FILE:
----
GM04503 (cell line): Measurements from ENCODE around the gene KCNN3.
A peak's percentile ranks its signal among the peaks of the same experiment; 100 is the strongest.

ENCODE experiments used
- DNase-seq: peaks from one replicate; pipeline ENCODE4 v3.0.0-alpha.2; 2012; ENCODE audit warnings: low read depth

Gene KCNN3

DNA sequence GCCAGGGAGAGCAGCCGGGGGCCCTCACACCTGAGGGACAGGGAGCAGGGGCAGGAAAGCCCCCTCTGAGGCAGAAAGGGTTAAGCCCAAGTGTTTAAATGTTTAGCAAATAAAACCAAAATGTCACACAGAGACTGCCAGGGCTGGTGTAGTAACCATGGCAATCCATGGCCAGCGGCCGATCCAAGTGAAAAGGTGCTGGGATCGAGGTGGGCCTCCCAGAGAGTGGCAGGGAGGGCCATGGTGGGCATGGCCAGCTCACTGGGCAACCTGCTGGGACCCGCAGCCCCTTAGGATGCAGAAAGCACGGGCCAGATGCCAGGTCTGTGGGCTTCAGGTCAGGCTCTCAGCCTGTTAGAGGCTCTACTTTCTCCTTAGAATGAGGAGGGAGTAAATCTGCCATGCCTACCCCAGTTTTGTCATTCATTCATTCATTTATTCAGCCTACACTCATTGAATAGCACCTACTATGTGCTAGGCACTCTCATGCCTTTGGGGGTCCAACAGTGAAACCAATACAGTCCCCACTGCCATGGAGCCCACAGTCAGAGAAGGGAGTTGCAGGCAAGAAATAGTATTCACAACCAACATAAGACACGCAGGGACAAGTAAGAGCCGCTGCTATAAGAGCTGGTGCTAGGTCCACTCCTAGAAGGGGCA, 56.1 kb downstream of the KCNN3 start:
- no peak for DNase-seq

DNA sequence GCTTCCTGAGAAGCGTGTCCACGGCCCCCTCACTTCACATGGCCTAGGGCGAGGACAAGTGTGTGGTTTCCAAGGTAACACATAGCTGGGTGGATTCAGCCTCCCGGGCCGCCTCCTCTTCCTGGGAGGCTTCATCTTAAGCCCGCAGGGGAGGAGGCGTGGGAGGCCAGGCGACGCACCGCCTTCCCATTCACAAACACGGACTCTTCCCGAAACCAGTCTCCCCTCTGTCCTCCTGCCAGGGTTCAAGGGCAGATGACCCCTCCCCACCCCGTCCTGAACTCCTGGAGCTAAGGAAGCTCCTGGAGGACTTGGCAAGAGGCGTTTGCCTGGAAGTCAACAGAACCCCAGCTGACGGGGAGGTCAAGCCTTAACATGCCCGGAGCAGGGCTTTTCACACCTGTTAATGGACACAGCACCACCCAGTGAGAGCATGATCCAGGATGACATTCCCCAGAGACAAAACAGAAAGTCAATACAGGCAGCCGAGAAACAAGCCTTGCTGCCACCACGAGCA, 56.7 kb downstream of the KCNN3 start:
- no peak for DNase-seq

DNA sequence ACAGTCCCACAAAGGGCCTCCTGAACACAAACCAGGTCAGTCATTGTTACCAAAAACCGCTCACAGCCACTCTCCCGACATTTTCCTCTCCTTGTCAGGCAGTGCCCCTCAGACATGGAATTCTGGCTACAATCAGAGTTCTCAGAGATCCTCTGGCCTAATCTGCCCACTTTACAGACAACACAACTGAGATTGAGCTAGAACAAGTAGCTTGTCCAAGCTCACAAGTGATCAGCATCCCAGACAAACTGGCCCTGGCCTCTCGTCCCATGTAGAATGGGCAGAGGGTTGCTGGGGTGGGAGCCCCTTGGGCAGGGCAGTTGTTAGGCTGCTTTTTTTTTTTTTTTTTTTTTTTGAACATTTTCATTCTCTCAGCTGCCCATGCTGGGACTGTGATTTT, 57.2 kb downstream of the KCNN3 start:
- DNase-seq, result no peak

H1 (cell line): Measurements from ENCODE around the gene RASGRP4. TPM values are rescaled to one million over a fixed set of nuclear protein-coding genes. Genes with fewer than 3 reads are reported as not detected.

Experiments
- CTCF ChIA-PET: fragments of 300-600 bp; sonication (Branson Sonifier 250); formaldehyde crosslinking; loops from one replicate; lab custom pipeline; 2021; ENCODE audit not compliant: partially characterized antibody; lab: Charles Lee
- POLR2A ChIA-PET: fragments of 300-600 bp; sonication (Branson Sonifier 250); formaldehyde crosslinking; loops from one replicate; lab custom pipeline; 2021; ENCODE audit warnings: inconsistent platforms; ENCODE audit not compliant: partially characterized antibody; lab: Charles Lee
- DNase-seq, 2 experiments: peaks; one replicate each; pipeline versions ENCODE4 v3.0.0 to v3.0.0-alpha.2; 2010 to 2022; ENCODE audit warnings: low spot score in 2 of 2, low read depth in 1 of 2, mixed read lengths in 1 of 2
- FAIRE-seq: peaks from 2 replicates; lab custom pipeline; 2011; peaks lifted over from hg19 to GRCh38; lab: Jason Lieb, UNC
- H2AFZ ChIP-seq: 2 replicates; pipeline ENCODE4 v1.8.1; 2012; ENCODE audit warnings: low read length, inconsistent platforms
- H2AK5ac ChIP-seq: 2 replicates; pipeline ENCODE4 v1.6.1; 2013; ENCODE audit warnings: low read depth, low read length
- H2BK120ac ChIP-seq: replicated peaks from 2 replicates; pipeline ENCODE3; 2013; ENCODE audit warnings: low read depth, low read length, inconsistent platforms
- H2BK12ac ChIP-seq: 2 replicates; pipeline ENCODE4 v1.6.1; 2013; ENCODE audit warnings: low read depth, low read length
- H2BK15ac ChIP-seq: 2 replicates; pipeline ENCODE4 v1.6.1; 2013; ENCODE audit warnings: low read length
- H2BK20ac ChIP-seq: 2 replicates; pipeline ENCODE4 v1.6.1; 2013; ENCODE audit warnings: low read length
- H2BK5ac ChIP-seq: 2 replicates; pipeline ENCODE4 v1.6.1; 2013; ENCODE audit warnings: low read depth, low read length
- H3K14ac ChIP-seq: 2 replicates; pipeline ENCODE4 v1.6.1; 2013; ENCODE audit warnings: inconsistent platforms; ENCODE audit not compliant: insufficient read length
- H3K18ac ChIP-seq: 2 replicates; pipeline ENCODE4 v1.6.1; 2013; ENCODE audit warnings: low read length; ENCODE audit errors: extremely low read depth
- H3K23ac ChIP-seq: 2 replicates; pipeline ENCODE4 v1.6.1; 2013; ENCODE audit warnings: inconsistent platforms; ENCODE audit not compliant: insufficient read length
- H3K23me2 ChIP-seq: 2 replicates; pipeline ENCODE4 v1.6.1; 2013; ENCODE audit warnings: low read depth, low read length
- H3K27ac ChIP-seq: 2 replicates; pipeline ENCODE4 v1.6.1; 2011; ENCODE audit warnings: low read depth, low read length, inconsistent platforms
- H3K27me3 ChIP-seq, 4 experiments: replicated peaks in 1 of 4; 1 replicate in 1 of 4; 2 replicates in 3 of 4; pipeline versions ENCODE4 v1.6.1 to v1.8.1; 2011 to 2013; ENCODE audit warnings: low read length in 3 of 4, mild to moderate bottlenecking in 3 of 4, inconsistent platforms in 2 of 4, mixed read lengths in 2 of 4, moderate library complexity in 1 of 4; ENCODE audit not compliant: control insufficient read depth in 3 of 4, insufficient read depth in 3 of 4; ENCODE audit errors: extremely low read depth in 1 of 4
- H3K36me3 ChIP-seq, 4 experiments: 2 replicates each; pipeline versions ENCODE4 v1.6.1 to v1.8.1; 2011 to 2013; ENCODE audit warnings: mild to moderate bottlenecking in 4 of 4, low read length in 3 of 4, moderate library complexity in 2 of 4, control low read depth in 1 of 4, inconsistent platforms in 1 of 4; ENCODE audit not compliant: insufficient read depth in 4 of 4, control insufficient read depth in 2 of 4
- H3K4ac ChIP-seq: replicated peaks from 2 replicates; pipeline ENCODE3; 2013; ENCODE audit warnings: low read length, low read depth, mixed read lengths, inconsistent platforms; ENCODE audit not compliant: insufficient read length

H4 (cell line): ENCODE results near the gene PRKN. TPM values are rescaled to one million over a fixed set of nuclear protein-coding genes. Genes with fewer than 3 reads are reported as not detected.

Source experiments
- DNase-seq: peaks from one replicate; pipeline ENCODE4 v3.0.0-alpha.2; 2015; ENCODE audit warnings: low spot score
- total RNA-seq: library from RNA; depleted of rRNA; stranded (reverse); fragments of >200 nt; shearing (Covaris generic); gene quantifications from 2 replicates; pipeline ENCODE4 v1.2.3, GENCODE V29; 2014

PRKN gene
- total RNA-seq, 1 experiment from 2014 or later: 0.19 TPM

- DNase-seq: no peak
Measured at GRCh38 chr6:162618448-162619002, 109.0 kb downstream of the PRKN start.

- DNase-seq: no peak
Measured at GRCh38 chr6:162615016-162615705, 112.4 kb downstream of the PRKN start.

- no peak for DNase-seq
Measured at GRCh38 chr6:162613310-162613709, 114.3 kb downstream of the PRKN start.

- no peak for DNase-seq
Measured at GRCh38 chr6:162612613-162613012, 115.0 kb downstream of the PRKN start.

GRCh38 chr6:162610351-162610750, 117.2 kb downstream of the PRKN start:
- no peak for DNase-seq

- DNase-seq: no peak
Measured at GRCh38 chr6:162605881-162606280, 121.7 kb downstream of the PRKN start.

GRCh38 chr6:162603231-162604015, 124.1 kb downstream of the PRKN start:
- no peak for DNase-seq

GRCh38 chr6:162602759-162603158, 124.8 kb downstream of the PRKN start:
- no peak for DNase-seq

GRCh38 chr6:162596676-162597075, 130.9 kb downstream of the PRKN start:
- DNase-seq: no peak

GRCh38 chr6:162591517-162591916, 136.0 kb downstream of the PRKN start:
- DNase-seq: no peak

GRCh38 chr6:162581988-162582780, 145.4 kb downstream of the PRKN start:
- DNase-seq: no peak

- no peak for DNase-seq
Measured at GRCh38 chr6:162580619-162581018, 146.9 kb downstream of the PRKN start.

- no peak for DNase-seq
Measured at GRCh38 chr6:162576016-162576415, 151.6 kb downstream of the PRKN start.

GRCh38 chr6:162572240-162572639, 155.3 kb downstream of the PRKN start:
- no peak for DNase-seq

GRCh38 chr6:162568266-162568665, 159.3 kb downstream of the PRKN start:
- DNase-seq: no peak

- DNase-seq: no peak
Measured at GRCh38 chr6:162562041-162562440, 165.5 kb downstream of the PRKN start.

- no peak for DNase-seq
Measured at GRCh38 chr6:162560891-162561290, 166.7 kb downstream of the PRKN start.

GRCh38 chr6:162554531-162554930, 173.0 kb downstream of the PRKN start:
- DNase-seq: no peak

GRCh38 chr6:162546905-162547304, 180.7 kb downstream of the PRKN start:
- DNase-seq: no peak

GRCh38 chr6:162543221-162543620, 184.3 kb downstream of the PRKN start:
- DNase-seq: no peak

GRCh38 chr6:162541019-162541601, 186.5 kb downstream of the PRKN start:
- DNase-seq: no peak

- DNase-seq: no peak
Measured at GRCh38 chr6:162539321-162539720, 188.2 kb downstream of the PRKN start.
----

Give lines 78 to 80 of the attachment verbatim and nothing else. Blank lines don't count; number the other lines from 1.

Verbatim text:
- DNase-seq: no peak

GRCh38 chr6:162541019-162541601, 186.5 kb downstream of the PRKN start:
- DNase-seq: no peak